I’m off from work this week. Originally I thought I might make it up to the monastery, first time in two years, but I have an online class on Monday night (archdiocesan certification for catechists), my second graders on Saturday, and I didn’t think a mere two full days would address my pressing spiritual needs. So I scheduled a full week for the end of May. “It’ll be fine,” I told myself. “It’ll be prettier. There will still be lambs.”

But I kept these days off. Among the abovementioned pressing spiritual needs is the need to reclaim some modicum of interior silence. Work has been crazy—and arguably crazier for those of us at the lower reaches of the corporate food chain. For my part, I basically work on the wrong end of an upside-down pyramid and, though the U.S. Bureau of Labor Statistics classifies me as a “language worker”, it’s been feeling more like factory work lately, and I find myself remembering odd bits of Karl Marx as I slog through my workday. (A German major in college, at one point I read The Communist Manifesto in the original.)

I wasn’t quite sure what I would do with my free week. I have a bunch of “language work” to do, and sleep in general sounded like a really good idea. Then the other day at Vigils, I had just finished the Invitatory and was heading into the first psalm when I could feel my inner tornado of concerns revving up, my whirl of worried distractions. And then a phrase slipped into the middle of it, cut through it all: “Come now, little man…” St. Anselm of Canterbury is my Benedictine patron/namesake, and this is a phrase from one of my favorite prayers of his, the one with which he opens The Proslogion…

“Come now, little man, 
turn aside for a while from your daily employment,
escape for a moment from the tumult of your thoughts.
Put aside your weighty cares,
let your burdensome distractions wait.

Free yourself for awhile for God
and rest awhile in Him.
Enter the inner chamber of your soul,
shut out everything except God
and that which can help you in seeking Him,
and when you have shut the door, seek Him.
Now, my whole heart, say to God,
‘I seek Your face, Lord, it is Your face I seek.’”

So, listening to my patron (who hasn’t steered me wrong yet), I decided to use this week as an at-home retreat and, typical of my retreats, to dedicate the time to revitalizing—and in some cases, re-establishing—my spiritual discipline. I confess I’ve had mornings so rushed and evenings still so distracted by the events of the day that I’ve ended up mainly praying for God’s patience. While I’ve been part of a lectio group at my parish for several years, now, my personal lectio has become sketchy at best, and I need to renew this most intimate encounter with the Word. (I’m thinking: Galatians.)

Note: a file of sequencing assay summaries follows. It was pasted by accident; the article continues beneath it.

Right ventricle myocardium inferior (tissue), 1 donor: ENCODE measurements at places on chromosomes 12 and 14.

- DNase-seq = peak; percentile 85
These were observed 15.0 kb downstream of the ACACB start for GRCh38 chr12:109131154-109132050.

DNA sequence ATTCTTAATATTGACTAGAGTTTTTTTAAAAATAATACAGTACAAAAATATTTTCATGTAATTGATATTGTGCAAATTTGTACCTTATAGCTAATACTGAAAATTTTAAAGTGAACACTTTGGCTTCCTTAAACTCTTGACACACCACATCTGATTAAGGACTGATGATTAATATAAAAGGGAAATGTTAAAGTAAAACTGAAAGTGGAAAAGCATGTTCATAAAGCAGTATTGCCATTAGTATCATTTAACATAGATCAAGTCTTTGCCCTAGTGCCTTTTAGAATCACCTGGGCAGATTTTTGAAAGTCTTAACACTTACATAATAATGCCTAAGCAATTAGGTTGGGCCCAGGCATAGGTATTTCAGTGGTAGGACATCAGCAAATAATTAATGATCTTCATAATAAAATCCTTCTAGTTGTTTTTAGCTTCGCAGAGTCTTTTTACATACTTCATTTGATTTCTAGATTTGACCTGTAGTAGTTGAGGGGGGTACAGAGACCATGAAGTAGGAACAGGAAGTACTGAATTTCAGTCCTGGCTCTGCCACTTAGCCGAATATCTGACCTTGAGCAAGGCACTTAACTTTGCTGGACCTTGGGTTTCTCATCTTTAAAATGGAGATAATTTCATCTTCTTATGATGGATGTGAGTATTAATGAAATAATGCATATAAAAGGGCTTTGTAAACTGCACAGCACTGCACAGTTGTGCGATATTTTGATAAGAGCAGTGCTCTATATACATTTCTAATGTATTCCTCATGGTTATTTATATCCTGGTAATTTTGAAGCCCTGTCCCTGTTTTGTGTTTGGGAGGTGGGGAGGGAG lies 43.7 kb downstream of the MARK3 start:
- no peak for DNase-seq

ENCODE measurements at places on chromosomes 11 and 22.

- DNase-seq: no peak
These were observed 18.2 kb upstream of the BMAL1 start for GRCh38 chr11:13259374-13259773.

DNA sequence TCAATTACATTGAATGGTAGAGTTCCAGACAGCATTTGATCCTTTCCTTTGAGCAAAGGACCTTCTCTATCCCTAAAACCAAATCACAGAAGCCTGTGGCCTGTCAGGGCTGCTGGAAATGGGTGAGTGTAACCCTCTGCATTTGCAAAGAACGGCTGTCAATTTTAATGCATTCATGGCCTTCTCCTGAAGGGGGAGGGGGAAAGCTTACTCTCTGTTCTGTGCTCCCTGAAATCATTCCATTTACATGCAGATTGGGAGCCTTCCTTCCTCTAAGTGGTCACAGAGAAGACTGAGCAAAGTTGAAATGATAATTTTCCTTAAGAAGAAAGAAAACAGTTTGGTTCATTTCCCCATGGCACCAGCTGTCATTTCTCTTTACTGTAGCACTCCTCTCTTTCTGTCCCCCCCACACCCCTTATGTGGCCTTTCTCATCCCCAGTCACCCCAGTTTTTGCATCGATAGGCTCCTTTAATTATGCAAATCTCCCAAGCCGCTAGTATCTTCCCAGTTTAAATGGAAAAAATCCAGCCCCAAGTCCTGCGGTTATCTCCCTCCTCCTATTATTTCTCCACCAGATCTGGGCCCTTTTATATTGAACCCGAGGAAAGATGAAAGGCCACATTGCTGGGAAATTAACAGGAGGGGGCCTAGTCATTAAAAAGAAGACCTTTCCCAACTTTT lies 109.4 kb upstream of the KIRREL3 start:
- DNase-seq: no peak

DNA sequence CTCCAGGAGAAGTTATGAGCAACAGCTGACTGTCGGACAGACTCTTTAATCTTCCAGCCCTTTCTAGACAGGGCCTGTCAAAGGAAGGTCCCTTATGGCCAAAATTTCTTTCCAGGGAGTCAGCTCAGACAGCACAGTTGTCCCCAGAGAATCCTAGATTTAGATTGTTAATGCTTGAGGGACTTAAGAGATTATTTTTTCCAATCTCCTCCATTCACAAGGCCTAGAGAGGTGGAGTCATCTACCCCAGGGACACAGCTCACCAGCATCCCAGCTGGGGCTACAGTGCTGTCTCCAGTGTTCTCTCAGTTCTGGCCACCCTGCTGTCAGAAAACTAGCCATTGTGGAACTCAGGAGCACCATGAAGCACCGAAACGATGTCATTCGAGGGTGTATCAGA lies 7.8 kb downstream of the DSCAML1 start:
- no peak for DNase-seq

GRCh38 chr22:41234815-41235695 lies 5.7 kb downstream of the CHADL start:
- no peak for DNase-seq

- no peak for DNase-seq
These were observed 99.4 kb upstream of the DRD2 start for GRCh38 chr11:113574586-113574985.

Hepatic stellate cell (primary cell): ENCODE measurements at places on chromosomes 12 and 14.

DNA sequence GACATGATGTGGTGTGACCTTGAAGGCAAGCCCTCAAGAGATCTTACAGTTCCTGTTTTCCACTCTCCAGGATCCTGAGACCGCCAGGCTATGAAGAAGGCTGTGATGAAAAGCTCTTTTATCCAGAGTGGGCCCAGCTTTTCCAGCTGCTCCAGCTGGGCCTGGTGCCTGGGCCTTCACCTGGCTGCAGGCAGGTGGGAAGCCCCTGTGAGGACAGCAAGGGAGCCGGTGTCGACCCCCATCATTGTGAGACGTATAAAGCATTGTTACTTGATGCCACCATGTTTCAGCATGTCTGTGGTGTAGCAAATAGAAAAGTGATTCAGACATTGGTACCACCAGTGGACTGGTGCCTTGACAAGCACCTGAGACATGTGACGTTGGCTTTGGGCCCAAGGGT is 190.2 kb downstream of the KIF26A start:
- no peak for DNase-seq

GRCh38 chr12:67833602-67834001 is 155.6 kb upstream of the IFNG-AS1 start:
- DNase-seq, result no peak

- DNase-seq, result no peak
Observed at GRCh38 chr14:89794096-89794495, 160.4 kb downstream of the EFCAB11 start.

And of course I’ll re-read The Rule, or perhaps just focus on a particular aspect of it. My copy just about automatically opens to the chapter on humility at this point, so I may as well take the hint. (Though I think the first hint was in St. Anselm’s “…little man”.) I could easily spend the whole week on the first rung of St. Benedict’s “humility ladder”: “The first step of humility, then, is that a man keeps the fear of God always before his eyes and never forgets it.” I bring communion to a man who talks about the fear of God a lot. But then, this is a man who has not only spent a good deal of his life seeking the face of God, but who also knows he’s relatively close to finally seeing it. I remind him—and myself—that Fear of the Lord is one of the Gifts of the Holy Spirit, and that it isn’t so much quaking-in-your-boots-type fear (though there’s certainly a trace of that) as a healthy sense of one’s creatureliness—or to paraphrase Michael Casey in Truthful Living, his excellent book on humility, the deep acceptance of the fact that God is God and we’re not. It’s the central truth of our relationship with the Divine, and anytime we forget it, the serpent has just slithered back into Eden.

So I’m looking forward to a week of getting back to Benedictine Basics: to find again that place where I fold into the silence and listen for the voice of God; where I can “rest awhile in him”, thank him for making me a little man, and ask only that he make me littler.

You’ll all be in my prayer. Please pray for me as well.

4 thoughts on “Retreat

  1. Jeffrey-
    I like the “little man” concept. In my case, “little” woman!
    Good to be reminded we are small.

    St. Anselm’s proslogian is a wonderful invitation to carve out time for the holy in our hectic lives.
    I needed that reminder, especially presented in this beautiful language. Thank you….

    Peace this week. May it be fruitful for you.


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